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Bonsai tree planted in 1625 has survived Hiroshima and is still flourishing at the National Arboretum in Washington D.C.

The word “Bon-sai” is a Japanese term which, literally translated, means “planted in a container”. The art of bonsai has long been associated with Japan, but actually, Bonsai first appeared in China over a thousand years ago.

In China, the cultivation of miniature trees in pots was referred to as “penzai” or “pun-tsai”.

There are a great number of myths and legends surrounding Chinese bonsai and one of them revolves around the Han Dynasty (206 B.C. – 220 A.D.) Supposedly, an emperor created a landscape in his courtyard along with hills, valleys, rivers, lakes and trees that represented his entire empire. According to another legend, a 4th century A.D. Chinese poet after his retirement began growing chrysanthemums in pots.

There are the tomb paintings from 706 AD discovered in 1972 for Crown Prince Zhang Huai. They show servants carrying plants resembling bonsai.

Chinese Penjing specimen with decorated and relatively deep ("bowl"-style) container. Photo Credit
Chinese Penjing specimen with decorated and relatively deep (bowl-style) container.    Author: ermell   CC BY-SA 3.0

At the beginning, trees were spread throughout China as luxurious gifts and only the elite of the society practiced pun-tsai.

Chinese had started the art of ‘pun-sai’ by the year 700 AD and introduced it to Japan during the Kamakura period (1185 – 1333) when Japan adopted most of China’s cultural trademarks. Buddhist monks were the ones who brought bonsai to Japan. Just like in China, the art was practiced by only the wealthy but after the Chinese invasion of Japan in the 14th century, the art of bonsai started to be practiced by people of all social scales.


The art of bonsai is not something that can be learned overnight. It takes years and years of training, dedication, patience, and lots of ruined trees until you get it right. However, the journey doesn’t end there, on the contrary, it is just the beginning. From then on, every single tree must be made to perfection. There is no room for mistakes because even the slightest misstep can tell the difference between a true bonsai master and a really skilled one. It is a delicate and nuanced profession that only few can elevate it to an art form. That is why it is no wonder that older specimens of bonsai trees are considered priceless. They all have a particular story to tell, a trip down memory lane of a time and the bonsai is the bear witness.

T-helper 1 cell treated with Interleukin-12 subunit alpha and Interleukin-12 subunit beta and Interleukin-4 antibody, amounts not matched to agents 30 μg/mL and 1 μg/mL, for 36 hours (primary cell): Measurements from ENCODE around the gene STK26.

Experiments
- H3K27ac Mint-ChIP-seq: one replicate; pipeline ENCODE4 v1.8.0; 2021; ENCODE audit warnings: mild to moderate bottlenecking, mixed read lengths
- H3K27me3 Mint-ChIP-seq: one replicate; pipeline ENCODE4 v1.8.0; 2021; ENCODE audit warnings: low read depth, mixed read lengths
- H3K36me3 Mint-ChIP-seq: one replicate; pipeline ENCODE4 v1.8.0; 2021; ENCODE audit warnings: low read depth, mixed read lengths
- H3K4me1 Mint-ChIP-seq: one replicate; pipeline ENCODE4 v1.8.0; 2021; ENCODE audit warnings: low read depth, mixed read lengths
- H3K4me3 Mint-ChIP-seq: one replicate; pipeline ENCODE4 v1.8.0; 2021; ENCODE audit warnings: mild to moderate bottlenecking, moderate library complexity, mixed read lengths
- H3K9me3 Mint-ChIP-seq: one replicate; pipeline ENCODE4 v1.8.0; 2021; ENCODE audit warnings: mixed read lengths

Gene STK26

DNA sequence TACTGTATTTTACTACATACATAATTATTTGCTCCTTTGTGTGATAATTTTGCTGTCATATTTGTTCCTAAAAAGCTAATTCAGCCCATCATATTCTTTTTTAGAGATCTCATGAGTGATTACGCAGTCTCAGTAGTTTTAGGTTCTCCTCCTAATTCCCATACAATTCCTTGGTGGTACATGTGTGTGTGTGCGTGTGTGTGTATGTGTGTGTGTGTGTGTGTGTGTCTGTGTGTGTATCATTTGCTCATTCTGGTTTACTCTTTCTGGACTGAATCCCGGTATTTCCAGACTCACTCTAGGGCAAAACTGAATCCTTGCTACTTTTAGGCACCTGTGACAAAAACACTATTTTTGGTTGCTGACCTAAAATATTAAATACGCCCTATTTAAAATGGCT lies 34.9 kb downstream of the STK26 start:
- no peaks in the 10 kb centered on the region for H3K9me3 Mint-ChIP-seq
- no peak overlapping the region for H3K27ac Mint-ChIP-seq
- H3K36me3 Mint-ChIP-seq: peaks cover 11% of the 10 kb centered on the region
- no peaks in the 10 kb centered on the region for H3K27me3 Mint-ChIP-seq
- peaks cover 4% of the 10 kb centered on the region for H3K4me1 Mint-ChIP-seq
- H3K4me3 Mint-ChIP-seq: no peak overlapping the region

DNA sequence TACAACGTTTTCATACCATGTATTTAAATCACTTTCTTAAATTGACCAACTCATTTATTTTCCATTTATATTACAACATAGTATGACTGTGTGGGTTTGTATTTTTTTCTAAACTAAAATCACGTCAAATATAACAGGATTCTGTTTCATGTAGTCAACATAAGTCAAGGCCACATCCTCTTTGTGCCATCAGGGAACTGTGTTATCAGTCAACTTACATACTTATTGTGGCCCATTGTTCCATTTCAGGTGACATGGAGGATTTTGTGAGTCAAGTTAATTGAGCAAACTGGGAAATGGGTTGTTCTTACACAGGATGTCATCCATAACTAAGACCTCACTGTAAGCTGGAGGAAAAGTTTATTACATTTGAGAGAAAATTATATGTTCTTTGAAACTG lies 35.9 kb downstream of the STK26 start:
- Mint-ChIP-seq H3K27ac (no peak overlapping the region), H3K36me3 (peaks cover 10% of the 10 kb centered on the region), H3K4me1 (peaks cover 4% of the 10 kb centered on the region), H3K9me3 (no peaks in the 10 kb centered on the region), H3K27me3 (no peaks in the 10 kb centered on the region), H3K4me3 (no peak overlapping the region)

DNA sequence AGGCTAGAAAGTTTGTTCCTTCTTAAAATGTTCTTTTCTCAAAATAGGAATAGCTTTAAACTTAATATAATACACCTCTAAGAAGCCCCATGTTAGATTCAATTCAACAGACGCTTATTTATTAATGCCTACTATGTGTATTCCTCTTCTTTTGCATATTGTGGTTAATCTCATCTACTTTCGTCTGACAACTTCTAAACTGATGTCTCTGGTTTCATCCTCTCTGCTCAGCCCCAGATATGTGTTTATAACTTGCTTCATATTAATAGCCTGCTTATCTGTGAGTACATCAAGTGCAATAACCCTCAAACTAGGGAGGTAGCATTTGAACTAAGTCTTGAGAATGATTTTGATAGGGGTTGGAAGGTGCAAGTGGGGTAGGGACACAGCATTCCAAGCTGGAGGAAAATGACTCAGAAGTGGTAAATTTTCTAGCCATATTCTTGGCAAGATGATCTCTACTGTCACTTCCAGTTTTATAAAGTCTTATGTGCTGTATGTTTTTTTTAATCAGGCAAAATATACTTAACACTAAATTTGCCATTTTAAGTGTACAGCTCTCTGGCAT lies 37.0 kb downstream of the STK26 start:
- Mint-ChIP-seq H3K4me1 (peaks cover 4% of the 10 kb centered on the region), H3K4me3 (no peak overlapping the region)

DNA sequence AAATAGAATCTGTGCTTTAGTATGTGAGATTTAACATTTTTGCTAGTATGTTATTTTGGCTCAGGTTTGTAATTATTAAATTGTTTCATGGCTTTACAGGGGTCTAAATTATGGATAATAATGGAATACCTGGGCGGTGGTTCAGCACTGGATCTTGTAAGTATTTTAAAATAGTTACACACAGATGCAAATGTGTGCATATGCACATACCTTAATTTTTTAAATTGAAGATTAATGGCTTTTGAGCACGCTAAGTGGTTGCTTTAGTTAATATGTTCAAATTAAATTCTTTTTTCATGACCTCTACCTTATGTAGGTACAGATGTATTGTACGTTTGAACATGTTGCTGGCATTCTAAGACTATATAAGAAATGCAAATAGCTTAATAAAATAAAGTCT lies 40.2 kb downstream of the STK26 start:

Japanese white pine from the National Bonsai & Penjing Museum at the United States National Arboretum. Photo Credit
Japanese white pine from the National Bonsai & Penjing Museum at the United States National Arboretum Author: Ragesoss    CC BY-SA 3.0 –

The western interest in bonsai was increased after the Third Universal Exhibition in Paris in 1878 and exhibitions in 1889 and 1900, but it took more than 30 years for bonsai to be finally classified as an art in the west.

But there is more than art when it comes to bonsai trees and every tree has its own unique story. As Jessica Stewart wrote for My Modern Met: “If trees could talk, this bonsai would certainly have a lot to say.” The story is about a bonsai tree planted back in 1625 that today is a part of a collection at the National Arboretum in Washington D.C.

In 1976, Japanese bonsai master Masaru Yamaki gave the tree as a gift of friendship to the United States.

But the diminutive tree’s past was unknown to the museum staff until 2001 when Yamaki’s grandsons visited the collection and explained its surprising history that goes back to 1945 when American forces dropped the atomic bomb on Hiroshima.

The Hiroshima Genbaku Dome after the bombing
The Hiroshima Genbaku Dome after the bombing

On August 6th, 1945, when the atomic bomb was dropped on Hiroshima, Masaru Yamaki, and his family were inside their home less than 2 miles away from the explosion.

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As reported by USA TODAY the devastating event killed around 140,000 people, but Yamaki and his family survived largely unhurt, with only some minor injuries from flying glass fragments. Sitting just outside of their house, in a walled nursery, the bonsai tree stood unharmed.

Goran Blazeski

Goran Blazeski is one of the authors writing for The Vintage News